Finally, some might wonder why focus on money? It is my observation that when you hit people in the pocket book, they start taking notice. I have found it exceptionally difficult to get people talking about softer issues (especially when I throw in words like “social justice” *grin*). But when you drop dollar signs, people turn their heads and pay attention. On top of that, dollars are a very easy metric to conceptualize and measure. So let’s talk about whether or not you want to pay towards a $206 million 20-year loan, and what you want that money to do.

 

Are y’all ready for some Community Dialogues on Feb 12th? *smile*

Jan 14th Reg Board Meeting: new school board members, new school attorney, lots of data

re: http://www.news-gazette.com/news/education/2013-01-14/champaign-school-board-chooses-blank-and-van-ness-new-members.html

It was an interesting board meeting tonight, although I fear “interesting” does not do the meeting justice. I don’t have the energy to write about it all now, so here are some highlights:

  • Another bevy of recognitions, including plaques and commendations for Greg Novak and Gene Logas, presented to Donna Novak and Nina Logas respectively.
  • Scott Leopold presented a veritable plethora of data and information about the targeted phone surveys (I hate using the word “quantitative”) and the latest update about the research efforts of Dejong. Overwhelming in fact.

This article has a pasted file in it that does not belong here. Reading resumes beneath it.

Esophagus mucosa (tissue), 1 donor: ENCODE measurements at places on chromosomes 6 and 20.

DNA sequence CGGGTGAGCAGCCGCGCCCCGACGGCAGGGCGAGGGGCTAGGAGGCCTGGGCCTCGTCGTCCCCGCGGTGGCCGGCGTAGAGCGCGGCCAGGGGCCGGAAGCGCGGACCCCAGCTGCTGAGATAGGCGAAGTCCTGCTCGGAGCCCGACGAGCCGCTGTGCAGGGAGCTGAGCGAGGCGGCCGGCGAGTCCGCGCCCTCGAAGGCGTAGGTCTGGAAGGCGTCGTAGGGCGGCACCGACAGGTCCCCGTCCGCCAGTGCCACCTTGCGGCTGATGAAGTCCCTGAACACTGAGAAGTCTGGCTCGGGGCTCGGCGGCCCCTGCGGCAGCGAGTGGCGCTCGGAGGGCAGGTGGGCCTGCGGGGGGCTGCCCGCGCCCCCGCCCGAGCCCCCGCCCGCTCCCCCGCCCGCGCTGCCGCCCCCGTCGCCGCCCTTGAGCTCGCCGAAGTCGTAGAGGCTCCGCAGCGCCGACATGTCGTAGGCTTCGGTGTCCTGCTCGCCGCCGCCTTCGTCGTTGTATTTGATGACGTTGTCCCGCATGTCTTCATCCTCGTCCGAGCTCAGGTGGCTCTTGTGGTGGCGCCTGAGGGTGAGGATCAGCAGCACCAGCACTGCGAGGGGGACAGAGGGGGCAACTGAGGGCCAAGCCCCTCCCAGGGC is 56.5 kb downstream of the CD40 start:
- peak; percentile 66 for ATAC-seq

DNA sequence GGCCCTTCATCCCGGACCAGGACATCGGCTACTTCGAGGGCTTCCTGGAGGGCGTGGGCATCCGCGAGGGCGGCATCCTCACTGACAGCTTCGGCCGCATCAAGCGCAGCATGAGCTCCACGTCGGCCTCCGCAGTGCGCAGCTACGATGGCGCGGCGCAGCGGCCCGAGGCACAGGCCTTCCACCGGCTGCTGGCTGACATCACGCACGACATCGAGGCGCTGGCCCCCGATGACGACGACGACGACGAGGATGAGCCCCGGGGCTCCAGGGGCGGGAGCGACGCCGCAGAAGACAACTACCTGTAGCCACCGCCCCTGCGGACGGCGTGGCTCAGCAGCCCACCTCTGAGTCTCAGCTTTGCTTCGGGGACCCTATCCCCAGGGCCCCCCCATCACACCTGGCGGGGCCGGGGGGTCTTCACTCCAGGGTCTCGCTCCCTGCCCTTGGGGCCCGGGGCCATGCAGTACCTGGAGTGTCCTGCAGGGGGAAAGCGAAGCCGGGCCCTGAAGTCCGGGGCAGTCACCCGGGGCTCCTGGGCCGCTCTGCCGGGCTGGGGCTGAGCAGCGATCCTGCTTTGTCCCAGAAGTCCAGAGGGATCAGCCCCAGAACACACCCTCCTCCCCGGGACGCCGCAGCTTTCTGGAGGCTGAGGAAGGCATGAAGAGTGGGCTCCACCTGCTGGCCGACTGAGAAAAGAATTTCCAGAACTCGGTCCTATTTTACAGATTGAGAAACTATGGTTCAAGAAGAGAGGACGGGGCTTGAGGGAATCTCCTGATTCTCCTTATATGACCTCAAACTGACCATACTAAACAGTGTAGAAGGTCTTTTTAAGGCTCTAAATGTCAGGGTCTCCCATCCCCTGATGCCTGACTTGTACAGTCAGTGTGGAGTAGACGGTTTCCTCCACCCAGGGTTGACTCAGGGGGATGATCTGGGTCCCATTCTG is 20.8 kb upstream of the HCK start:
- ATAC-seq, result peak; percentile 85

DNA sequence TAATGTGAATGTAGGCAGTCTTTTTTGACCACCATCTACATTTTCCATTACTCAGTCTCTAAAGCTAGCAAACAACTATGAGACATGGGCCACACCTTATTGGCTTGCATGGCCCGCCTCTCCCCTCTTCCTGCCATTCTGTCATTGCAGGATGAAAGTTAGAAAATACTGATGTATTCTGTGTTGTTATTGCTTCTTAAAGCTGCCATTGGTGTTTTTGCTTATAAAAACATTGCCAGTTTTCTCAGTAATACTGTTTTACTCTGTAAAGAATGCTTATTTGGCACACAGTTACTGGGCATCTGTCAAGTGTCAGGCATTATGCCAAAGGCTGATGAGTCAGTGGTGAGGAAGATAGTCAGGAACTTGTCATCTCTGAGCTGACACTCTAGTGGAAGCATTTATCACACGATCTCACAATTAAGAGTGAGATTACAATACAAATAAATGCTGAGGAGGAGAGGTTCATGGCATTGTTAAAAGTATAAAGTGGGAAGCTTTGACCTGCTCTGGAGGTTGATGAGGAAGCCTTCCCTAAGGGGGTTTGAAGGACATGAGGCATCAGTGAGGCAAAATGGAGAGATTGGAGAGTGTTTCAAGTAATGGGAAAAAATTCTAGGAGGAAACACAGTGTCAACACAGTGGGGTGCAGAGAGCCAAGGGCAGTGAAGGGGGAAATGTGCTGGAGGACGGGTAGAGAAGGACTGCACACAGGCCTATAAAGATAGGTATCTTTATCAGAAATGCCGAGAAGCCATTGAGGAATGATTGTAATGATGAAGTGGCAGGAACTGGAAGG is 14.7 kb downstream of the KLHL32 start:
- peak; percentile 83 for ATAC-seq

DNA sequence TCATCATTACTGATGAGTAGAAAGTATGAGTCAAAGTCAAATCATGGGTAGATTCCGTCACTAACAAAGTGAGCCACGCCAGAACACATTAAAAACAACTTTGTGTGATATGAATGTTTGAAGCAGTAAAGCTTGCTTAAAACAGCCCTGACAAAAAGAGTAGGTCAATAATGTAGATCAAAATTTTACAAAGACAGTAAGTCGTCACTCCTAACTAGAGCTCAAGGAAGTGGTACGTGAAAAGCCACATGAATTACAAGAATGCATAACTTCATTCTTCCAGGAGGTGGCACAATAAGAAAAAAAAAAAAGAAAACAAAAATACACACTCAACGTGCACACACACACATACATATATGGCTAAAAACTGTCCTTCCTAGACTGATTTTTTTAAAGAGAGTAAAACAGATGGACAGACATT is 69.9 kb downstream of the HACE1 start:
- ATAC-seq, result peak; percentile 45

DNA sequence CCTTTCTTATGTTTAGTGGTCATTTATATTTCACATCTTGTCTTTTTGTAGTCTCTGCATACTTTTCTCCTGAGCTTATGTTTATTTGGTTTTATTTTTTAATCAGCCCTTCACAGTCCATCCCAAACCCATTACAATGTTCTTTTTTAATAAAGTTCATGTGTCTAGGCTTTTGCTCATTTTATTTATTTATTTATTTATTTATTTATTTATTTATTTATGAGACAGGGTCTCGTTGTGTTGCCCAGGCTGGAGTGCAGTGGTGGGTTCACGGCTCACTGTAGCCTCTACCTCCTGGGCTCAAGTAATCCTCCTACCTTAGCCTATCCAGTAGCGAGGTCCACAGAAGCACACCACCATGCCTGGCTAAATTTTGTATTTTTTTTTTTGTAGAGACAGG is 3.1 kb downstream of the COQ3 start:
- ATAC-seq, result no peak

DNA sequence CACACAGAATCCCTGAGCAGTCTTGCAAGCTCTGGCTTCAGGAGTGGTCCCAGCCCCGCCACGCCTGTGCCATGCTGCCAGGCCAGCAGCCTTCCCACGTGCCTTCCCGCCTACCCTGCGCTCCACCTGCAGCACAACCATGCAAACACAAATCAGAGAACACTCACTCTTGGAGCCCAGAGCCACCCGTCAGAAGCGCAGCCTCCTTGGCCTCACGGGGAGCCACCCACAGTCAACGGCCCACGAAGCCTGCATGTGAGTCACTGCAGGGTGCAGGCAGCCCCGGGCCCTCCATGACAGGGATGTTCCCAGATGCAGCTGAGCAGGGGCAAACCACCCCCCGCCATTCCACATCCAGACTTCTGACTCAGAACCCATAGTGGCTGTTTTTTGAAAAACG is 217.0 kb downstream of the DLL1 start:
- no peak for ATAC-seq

• Agenda line-item 10.a was removed from the agenda and then put back on the agenda at 9:50 pm after basically everyone had already left (and the tv cameras had stopped rolling I am sure); Tom Lockman will be the new school district attorney. Vote was 4-1 – oh how I wish I could write more about that.
  • As reported by Meg, a new (permanent) program for emotional disabilities/mental health was approved – board members asked some good questions
  • Oh, also as Meg reported (*grin*), two new board members; Arlene Blank and Phil van Ness. A few other candidates were also in attendance and stuck around to the bitter end.

UPDATE: Meg wrote another article about Lockman:

http://www.news-gazette.com/news/education/2013-01-14/champaign-school-board-hires-former-board-member-school-attorney.html

Come join us at Houlihans with Scott Leopold and Stephanie Stuart: TUESDAY, Jan 15, 11:30

Just a reminder that we are meeting tomorrow, Tuesday, Jan 15th at 11:30 at Houlihans. *NOT* Wednesday this week. 🙂

Scott presented some very interesting information at tonight’s board meeting – it was chock full of data and it would be easy to provoke questions. So if you are looking for answers, there is a really good chance you can find them at Houlihans tomorrow. If you are unable to make it, post a question here and I’ll act as a proxy for you. We may even have another special guest to help us talk high school siting.

I have my own questions from tonight’s meeting, not to mention comments and observations. I’ll have a more comprehensive write-up tomorrow (it’s late already), but here are a couple:

  • How does the birth-rate trend in Champaign correlate to the recession?
  • Scott mentioned on a couple occasions the need to annually review the data (as part of the “living” document); who is going to do that? How? What tools will we use?
  • I still want to see the data more palatable, maybe by visualizing it. For example how about a animated population density change year over year, ala Hans Rosling?